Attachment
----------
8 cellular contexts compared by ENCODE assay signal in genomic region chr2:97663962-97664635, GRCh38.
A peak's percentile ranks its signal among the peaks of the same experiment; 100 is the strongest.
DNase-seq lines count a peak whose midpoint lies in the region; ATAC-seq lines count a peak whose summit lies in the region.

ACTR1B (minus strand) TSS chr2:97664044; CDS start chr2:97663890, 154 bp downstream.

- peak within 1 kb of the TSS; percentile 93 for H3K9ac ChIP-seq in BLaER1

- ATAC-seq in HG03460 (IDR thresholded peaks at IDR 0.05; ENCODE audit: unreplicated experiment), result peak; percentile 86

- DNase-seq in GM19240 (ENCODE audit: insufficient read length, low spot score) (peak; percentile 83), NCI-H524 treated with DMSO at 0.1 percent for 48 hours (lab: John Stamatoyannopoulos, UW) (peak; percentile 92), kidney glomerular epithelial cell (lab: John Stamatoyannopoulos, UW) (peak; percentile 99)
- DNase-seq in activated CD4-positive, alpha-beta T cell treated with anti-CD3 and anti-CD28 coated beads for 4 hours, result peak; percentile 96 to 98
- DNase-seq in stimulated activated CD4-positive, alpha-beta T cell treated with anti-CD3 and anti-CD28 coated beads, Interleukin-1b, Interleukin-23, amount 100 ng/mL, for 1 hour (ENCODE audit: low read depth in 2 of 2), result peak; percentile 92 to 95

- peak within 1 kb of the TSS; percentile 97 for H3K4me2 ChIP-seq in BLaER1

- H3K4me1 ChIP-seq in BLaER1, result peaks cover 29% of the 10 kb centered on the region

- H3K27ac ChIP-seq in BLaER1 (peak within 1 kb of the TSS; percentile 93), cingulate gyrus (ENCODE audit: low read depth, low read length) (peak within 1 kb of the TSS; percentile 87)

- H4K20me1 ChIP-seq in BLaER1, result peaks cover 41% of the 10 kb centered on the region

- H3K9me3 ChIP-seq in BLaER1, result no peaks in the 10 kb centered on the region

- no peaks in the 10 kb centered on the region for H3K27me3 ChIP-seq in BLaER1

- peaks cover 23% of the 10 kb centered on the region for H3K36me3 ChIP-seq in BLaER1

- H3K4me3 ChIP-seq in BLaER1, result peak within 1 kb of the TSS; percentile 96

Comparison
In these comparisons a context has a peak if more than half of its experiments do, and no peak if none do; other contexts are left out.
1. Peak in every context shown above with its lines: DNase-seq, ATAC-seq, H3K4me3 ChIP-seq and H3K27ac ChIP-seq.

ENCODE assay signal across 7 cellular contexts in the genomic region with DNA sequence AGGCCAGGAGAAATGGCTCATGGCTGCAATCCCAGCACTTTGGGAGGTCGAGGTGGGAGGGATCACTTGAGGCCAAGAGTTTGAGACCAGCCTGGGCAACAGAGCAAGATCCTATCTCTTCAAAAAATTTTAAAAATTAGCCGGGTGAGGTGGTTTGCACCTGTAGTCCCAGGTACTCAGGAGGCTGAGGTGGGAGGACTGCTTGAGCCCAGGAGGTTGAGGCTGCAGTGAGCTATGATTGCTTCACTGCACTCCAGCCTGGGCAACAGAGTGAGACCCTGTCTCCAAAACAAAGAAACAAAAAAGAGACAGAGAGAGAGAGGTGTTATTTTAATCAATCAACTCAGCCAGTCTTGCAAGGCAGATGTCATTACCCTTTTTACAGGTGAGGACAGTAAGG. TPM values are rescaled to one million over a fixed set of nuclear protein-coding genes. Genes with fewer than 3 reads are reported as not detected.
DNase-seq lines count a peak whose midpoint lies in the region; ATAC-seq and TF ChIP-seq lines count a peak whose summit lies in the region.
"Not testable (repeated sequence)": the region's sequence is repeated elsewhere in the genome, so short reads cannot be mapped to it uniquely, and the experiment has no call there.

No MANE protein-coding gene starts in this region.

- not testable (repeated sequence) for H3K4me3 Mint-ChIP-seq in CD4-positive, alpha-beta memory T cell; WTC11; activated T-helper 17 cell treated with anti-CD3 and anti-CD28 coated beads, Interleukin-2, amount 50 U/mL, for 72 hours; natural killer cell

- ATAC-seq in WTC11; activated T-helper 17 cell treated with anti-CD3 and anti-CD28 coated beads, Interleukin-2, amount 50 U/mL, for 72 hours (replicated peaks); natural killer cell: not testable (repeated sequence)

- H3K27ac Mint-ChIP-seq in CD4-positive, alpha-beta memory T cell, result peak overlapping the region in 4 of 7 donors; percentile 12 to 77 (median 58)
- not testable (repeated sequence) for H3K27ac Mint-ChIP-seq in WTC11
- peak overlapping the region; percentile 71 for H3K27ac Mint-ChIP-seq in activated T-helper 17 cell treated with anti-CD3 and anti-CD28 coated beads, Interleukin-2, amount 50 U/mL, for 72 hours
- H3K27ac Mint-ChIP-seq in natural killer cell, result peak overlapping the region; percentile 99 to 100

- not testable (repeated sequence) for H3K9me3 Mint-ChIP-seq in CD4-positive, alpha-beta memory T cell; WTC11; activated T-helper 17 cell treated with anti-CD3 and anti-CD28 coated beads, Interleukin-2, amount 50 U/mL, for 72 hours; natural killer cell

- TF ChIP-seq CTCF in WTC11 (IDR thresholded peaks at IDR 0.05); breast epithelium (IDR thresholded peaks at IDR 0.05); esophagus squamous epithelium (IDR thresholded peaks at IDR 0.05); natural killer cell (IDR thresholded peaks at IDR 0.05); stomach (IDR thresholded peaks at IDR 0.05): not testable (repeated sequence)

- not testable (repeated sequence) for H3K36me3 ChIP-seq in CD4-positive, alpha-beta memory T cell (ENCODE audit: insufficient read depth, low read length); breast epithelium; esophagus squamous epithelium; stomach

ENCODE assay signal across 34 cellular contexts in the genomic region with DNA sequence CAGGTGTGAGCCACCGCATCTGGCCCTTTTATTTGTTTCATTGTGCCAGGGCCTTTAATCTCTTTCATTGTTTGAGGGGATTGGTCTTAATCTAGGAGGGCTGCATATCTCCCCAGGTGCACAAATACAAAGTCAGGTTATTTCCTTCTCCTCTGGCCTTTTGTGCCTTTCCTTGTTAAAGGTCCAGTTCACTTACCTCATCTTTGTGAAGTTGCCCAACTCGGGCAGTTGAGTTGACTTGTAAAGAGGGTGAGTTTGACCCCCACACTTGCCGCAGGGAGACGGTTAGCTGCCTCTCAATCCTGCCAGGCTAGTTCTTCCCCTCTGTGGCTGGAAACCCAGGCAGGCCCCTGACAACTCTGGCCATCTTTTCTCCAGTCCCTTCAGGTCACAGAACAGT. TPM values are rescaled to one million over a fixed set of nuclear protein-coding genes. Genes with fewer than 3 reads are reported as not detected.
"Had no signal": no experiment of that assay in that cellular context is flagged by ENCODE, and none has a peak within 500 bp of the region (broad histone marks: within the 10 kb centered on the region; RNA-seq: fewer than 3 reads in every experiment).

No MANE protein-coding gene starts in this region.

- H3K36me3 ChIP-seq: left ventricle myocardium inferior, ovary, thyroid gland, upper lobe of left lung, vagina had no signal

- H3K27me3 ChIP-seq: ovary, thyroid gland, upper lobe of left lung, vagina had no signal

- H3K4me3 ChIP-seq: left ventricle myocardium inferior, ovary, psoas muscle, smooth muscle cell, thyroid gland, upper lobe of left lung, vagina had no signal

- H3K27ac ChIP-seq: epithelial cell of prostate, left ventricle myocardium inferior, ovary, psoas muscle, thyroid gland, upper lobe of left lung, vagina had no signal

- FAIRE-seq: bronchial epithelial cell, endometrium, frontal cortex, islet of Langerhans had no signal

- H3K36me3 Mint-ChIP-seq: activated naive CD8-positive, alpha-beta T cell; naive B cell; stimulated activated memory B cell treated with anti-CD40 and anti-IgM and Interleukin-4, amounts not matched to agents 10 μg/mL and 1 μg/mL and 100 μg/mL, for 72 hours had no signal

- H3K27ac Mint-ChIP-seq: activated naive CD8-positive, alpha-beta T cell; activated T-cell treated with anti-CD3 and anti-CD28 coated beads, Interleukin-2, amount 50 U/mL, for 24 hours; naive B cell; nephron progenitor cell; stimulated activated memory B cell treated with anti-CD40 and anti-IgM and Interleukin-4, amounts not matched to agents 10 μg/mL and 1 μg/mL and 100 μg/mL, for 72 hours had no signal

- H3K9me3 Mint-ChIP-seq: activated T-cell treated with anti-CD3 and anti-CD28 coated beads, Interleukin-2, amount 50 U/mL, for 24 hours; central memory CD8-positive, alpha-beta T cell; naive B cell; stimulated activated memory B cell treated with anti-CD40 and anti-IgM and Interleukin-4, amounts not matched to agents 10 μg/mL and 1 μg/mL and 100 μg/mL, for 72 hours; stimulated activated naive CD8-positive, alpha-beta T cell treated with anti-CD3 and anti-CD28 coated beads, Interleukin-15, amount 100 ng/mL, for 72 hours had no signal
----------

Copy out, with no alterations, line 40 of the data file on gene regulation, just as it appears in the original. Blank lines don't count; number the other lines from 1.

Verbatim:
- H3K27ac ChIP-seq: epithelial cell of prostate, left ventricle myocardium inferior, ovary, psoas muscle, thyroid gland, upper lobe of left lung, vagina had no signal